Something you said struck me like a gong. You said – or I heard – that enlightenment is the last experience of the mind. Can you elaborate on this please?
It looks very contradictory to my other statements. I have said again and again that enlightenment is beyond mind. So naturally when you heard it, that I am saying enlightenment is the last experience of the mind, the contradiction was absolutely clear. But you have to understand something very subtle: experience as such needs a mind. Of what it is does not matter, because experience means duality: the experiencer and the experienced.
So what I have said before was just to help you drop the mind. My words are devices, not statements. What I said yesterday was actually the fact. It is the mind’s last experience – because for experience mind is needed. If there is no mind, there is no experience. You are, but you cannot talk about any experience of bliss, of ecstasy, of godliness, of nirvana. You cannot talk….
And the problem for me is that unless I give you these incentives, why should you bother to be enlightened? If with the mind gone, enlightenment is also gone, and just eternal silence prevails – that too you cannot say as your experience. You are no more. That old world of subject and object, I and you, does not exist.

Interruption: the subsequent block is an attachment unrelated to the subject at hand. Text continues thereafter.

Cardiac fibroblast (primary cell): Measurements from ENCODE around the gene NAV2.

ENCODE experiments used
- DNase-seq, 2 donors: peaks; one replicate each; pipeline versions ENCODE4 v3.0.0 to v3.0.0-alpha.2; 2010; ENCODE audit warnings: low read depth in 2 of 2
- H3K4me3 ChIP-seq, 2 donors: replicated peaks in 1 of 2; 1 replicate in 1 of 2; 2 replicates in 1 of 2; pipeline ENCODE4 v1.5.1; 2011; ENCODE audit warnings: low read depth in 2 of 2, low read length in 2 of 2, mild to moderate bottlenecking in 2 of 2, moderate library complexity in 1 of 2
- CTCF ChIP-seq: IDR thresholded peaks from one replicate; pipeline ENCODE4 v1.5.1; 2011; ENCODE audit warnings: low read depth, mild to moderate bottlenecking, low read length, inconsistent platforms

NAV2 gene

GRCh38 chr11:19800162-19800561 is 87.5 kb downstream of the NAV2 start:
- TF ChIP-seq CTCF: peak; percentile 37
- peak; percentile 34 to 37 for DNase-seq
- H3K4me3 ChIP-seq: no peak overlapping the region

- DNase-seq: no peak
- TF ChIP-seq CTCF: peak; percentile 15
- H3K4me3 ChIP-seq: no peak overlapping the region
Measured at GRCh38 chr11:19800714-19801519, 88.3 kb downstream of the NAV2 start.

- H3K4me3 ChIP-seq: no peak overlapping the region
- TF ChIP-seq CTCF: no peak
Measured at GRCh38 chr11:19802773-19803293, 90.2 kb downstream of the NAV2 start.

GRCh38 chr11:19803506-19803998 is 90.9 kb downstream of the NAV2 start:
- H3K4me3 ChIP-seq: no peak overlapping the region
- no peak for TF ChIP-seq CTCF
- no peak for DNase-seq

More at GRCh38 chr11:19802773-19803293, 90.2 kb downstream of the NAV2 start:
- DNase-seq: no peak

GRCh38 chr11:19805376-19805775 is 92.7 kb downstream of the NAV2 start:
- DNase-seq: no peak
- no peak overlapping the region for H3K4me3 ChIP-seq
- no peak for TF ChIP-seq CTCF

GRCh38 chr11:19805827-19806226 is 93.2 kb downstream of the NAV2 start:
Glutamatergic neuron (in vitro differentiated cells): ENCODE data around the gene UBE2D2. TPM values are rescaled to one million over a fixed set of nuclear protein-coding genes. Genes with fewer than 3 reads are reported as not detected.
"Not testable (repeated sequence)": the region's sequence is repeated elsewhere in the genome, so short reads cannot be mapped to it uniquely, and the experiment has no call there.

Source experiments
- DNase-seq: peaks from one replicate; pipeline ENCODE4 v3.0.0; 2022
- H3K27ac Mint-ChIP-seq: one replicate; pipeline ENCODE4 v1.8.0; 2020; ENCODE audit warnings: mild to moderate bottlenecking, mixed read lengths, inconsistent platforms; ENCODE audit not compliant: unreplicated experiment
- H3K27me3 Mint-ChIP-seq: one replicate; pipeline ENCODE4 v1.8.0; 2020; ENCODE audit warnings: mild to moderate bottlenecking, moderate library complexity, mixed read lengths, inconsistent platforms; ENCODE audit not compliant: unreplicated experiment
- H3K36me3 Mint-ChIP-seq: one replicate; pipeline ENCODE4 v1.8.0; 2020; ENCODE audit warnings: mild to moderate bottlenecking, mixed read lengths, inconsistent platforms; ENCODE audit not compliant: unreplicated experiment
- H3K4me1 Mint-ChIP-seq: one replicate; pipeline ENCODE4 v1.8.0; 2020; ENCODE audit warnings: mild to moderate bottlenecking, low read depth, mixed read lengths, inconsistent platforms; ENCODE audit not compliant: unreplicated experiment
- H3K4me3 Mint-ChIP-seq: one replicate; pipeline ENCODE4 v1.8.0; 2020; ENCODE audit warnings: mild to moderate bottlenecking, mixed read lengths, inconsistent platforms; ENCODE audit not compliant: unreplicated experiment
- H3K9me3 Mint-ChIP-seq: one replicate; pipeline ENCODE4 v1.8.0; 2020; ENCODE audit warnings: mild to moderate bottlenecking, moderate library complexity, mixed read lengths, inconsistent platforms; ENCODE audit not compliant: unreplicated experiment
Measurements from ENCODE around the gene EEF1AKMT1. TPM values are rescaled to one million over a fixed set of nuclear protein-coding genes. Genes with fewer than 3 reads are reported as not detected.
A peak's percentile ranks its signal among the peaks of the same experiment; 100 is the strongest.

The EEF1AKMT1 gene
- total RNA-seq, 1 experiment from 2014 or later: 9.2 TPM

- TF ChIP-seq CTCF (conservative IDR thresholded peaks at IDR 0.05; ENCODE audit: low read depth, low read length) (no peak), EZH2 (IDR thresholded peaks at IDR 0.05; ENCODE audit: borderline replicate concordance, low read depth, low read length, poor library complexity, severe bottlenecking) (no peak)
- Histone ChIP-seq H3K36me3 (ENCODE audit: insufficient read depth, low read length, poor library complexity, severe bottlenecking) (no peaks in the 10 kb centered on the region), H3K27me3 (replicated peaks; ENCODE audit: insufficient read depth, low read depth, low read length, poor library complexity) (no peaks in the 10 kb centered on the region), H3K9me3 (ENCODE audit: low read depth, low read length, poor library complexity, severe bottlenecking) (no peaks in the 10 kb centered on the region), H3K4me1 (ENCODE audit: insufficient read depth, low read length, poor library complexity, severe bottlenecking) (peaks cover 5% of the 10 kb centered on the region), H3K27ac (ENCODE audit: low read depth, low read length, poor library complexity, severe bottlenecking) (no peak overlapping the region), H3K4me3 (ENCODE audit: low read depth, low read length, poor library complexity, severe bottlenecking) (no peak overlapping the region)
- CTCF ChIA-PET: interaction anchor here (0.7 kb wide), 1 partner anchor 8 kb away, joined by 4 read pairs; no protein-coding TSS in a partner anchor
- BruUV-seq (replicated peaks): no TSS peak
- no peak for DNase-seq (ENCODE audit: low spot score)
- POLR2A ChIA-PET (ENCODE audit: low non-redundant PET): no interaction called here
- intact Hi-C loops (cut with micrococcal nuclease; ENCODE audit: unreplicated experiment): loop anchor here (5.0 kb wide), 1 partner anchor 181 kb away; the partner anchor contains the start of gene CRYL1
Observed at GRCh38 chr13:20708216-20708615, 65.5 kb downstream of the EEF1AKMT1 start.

You should also try to understand the difficulty of a master, just the way the master tries to understand your difficulties. His difficulties are far greater.
I have to give you an incentive, encouragement. The idea of being blissful, the idea of being enlightened, the idea of attaining the truth, somehow catches a few people’s minds, and they start moving in that direction. Finally they will find that all these things will happen – but they will be still of the mind. Don’t stop at that. But that can be said only to those who have traveled the path. There is something more than experience that is beyond mind.
Gautam Buddha had used two words. For enlightenment he uses a word: nirvana. But he knows that there is still a step more, so he calls it maha parinirvana.
The word nirvana itself means attaining to a state of so deep silence that no self exists – because that is also a disturbance. Nothing exists. You are in a state of selflessness, but still it is an experience, so you may not be seeing the self but the self is experiencing it as a selfless state.